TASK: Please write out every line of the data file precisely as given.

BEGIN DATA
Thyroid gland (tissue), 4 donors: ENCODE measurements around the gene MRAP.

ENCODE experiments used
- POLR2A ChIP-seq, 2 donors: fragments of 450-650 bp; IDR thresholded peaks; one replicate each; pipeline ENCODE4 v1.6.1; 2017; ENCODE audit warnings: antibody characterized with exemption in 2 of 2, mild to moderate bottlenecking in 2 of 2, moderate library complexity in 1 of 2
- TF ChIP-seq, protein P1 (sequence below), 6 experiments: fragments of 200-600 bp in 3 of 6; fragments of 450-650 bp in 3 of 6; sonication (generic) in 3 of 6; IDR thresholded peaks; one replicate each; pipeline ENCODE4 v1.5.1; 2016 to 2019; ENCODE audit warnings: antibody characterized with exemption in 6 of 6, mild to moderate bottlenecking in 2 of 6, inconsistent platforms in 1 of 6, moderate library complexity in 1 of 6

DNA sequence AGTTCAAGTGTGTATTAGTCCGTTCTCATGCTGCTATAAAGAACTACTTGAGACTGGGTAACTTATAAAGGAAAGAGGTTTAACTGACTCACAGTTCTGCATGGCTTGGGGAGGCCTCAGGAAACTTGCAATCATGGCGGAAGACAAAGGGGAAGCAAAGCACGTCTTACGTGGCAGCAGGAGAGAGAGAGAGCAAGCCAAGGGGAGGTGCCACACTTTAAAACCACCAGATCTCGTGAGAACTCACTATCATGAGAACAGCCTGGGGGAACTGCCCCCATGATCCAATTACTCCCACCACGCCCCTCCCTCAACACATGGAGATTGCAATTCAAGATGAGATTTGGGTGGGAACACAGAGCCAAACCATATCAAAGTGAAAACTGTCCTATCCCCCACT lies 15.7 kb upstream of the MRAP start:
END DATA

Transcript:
Thyroid gland (tissue), 4 donors: ENCODE measurements around the gene MRAP.

ENCODE experiments used
- POLR2A ChIP-seq, 2 donors: fragments of 450-650 bp; IDR thresholded peaks; one replicate each; pipeline ENCODE4 v1.6.1; 2017; ENCODE audit warnings: antibody characterized with exemption in 2 of 2, mild to moderate bottlenecking in 2 of 2, moderate library complexity in 1 of 2
- TF ChIP-seq, protein P1 (sequence below), 6 experiments: fragments of 200-600 bp in 3 of 6; fragments of 450-650 bp in 3 of 6; sonication (generic) in 3 of 6; IDR thresholded peaks; one replicate each; pipeline ENCODE4 v1.5.1; 2016 to 2019; ENCODE audit warnings: antibody characterized with exemption in 6 of 6, mild to moderate bottlenecking in 2 of 6, inconsistent platforms in 1 of 6, moderate library complexity in 1 of 6

DNA sequence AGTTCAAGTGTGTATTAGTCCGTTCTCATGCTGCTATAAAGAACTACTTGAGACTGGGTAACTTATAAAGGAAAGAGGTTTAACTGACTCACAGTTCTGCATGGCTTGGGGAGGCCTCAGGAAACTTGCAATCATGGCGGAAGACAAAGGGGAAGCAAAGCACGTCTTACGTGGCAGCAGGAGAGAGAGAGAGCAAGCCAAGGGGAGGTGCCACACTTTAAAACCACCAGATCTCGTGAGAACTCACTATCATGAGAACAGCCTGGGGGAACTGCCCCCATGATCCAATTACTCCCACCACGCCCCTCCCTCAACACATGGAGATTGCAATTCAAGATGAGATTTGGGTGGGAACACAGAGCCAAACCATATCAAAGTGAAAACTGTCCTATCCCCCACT lies 15.7 kb upstream of the MRAP start: